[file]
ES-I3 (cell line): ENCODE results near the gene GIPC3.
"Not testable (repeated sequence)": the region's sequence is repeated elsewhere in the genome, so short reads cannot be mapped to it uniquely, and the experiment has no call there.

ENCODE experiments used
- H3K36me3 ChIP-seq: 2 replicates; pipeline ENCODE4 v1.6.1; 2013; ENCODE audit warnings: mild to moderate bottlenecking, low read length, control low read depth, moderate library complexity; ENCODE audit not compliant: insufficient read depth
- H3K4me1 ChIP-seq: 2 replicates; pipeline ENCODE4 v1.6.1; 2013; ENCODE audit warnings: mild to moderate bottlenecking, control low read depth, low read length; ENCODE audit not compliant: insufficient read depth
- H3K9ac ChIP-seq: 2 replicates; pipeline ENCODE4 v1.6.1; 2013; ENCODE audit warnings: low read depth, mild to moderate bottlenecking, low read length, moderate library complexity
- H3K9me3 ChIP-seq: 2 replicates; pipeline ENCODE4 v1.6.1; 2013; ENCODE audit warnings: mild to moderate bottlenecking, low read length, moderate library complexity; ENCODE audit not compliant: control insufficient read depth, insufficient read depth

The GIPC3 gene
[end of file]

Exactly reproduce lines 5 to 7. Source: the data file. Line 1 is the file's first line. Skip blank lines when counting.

- H3K4me1 ChIP-seq: 2 replicates; pipeline ENCODE4 v1.6.1; 2013; ENCODE audit warnings: mild to moderate bottlenecking, control low read depth, low read length; ENCODE audit not compliant: insufficient read depth
- H3K9ac ChIP-seq: 2 replicates; pipeline ENCODE4 v1.6.1; 2013; ENCODE audit warnings: low read depth, mild to moderate bottlenecking, low read length, moderate library complexity
- H3K9me3 ChIP-seq: 2 replicates; pipeline ENCODE4 v1.6.1; 2013; ENCODE audit warnings: mild to moderate bottlenecking, low read length, moderate library complexity; ENCODE audit not compliant: control insufficient read depth, insufficient read depth